Tuesday, June 30, 2009

Sin Is Irrational

Hmm, hot on the heals of yesterday's post, we have some more data to ruin a rationalist's day.

Quote of the day:
"The more elaborate ethical debates that we engage in are largely attempts at post-hoc rationalizations of our earlier decisions. "
Now, if this can happen in a clear cut economic sense, how can the rationalist be sure it's not happening every day, in every way?

Monday, June 29, 2009

Sin Is Illogical

Sin causes several problems for the rationalist.

The first being, "What is sin?" Without an objective standard, it causes a lot of confusion and division.

The second being, "Why do we sin?" Not the easy sins - like lying to protect our image, or things we can never get caught for that benefit us.

Big sins, stupid sins.

Like, say, Eliott Spitzer.

The story is only tenuously connected to Spitzer, especially with a comment like:
"when people operate above or below a certain level of moral self-worth, they instinctively push back in the opposite direction to reach an internally regulated set point of goodness"
Yea, I've spent my whole life prosecuting bad people, so I'll balance it out by engaging in some prostitution.

This story flows a lot better when you think about it in terms of sin.

Man inherently understands sin (although he may consciously reject it). This understanding drives justice.

Man is also self-righteous (believing himself more good than he really is), and works-righteous (doing good to cancel out bad he has down).

This is achieved largely through justification (man is self-justified, that is, made right in his own eyes; according to his own standards).

A man like Spitzer would say, "I have worked hard, I deserve this". Or "It is only a small thing, I can stop any time". Of course, he is enslaved to sin (Romans 6:17).

That is the overwhelming sinfulness of sin.

Sunday, June 21, 2009

Nothing Becomes Everything

Ars Technica has coverage of a topic I covered earlier in "People will believe anything - except the Bible".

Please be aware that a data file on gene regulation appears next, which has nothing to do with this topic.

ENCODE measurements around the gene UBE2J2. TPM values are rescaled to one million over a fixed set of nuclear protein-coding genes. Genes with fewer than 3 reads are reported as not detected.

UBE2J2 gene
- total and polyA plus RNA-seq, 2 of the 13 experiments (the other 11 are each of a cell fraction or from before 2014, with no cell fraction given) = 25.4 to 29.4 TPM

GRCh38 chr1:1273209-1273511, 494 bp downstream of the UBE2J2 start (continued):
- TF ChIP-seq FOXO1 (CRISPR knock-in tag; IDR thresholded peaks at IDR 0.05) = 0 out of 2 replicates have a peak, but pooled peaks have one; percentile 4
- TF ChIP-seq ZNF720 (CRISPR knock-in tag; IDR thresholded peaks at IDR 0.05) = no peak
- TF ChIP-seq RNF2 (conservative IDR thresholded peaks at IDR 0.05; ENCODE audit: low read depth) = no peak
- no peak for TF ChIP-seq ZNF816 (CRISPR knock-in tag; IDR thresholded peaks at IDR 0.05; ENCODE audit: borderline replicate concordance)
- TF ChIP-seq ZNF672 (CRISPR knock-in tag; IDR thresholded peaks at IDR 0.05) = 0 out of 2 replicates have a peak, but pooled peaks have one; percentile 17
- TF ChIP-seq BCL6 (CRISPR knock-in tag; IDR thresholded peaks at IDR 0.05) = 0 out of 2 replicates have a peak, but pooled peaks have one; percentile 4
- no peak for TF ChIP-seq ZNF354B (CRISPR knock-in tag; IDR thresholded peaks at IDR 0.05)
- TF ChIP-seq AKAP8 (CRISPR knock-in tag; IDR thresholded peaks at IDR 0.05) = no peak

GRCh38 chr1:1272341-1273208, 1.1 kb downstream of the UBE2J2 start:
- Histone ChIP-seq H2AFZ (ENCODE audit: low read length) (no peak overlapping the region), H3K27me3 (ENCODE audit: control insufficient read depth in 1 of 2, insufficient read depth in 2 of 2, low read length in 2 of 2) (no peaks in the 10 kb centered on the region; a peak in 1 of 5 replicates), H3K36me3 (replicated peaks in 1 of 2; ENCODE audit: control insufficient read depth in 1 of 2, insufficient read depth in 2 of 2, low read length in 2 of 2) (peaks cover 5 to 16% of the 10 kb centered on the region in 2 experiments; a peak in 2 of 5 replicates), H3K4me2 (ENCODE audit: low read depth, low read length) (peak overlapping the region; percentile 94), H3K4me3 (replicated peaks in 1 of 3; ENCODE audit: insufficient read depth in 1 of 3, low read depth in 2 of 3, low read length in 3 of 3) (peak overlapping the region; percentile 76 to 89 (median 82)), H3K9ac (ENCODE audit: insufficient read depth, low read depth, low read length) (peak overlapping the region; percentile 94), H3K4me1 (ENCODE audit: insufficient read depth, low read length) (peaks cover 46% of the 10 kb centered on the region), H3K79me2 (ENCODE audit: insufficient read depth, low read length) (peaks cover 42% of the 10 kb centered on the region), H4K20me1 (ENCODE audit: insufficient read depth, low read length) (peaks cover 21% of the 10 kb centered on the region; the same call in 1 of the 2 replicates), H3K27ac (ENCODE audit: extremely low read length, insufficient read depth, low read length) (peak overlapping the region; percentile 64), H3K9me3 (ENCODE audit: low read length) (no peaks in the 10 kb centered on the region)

One hundred years ago, the idea that "nothing exploded to become everything" would have been laughed at. Now, it is rapidly becoming the standard atheist cosmology.

Saturday, June 20, 2009

ASC and Leukemia

Interesting article at Science Daily.

Here, they are comparing the use of stem cells from the patient (nonallogeneic, or autologous) or from a donor (allogeneic). ESC are effectively always allogeneic.

The findings indicate that allogeneic treatments only benefit medium and high risk patients.

Thursday, June 18, 2009

Homosexual Animals

An article I wanted to touch on briefly at Science Daily.

The first point is the interesting tendency towards the argument, "Animals do it, so it's ok!"

The second is an evolutionist / creationist point.

The creationist would say, "Homosexual behavior in animals is a product of the Fall (even leading to genetic changes). It is representative of our rebellion, and refusal to honor the image of God. The animals are simply reflecting that behavior in us."

The atheist would say "Homosexual behavior has evolved over millions of years."

But what about Christian evolutionists? If homosexual behavior is genetic, and is encoded in base pairs from millions of years ago, is it reflective of Creation before the Fall?

Is it part of God's "good" order?

Wednesday, June 17, 2009

Cosmological Measurements

A very revealing article at Science Daily.

Interesting details:
  • A star shrinking by 15% in 15 years, no one knows why

  • Changes in methodology in just the past year have moved the star from 430 ly away to 640 ly (an error of 48.9%).

Friday, June 12, 2009

Cosmological Time

Time and distance are used almost interchangeably in cosmology. Measurements pertaining to either can be critical in evaluating truth claims.

The referenced article at Science News is a good case for why we should be skeptical of "computer models" (I know, I used to write models of computer hardware).
"By including in their model previously ignored features such as the maximum possible rate of rotation and subtle shifts in the observed radio frequency due to a pulsar’s motion across the sky, the team finds that some millisecond pulsars are up to 10 times younger or 10 times older than earlier estimates suggest."

Thursday, June 11, 2009

Obama, Islam, and Tolerance

I can't help but laugh at modern (or post-modern) man.

Christians are intolerant because they:
  1. Proclaim what they believe to be true (the Gospel), and ask other people to consider the repercussions of it (repent and be saved)
  2. Proclaim that Jesus is the only way to be saved
But Muslims can invade a territory, set up sharia law, have a special tax just for infidels, deny common freedoms (like proclaiming the truth as you see it, in #1 above) - and they are considered tolerant, because they didn't put the people to the sword (which would be the normal behavior).

Excellent summary at Insight Scoop.

Wednesday, June 10, 2009

Stellar Distance 2

I previously mentioned a method for measuring distance in space using novae.

There is another method, called cepheid. The Wikipedia article is a good place to start.

It is important to note that this methodology is dependent on the assumption that these stars are behaving the way that we believe they are, and that our estimates of measuring the distance to some of them is correct.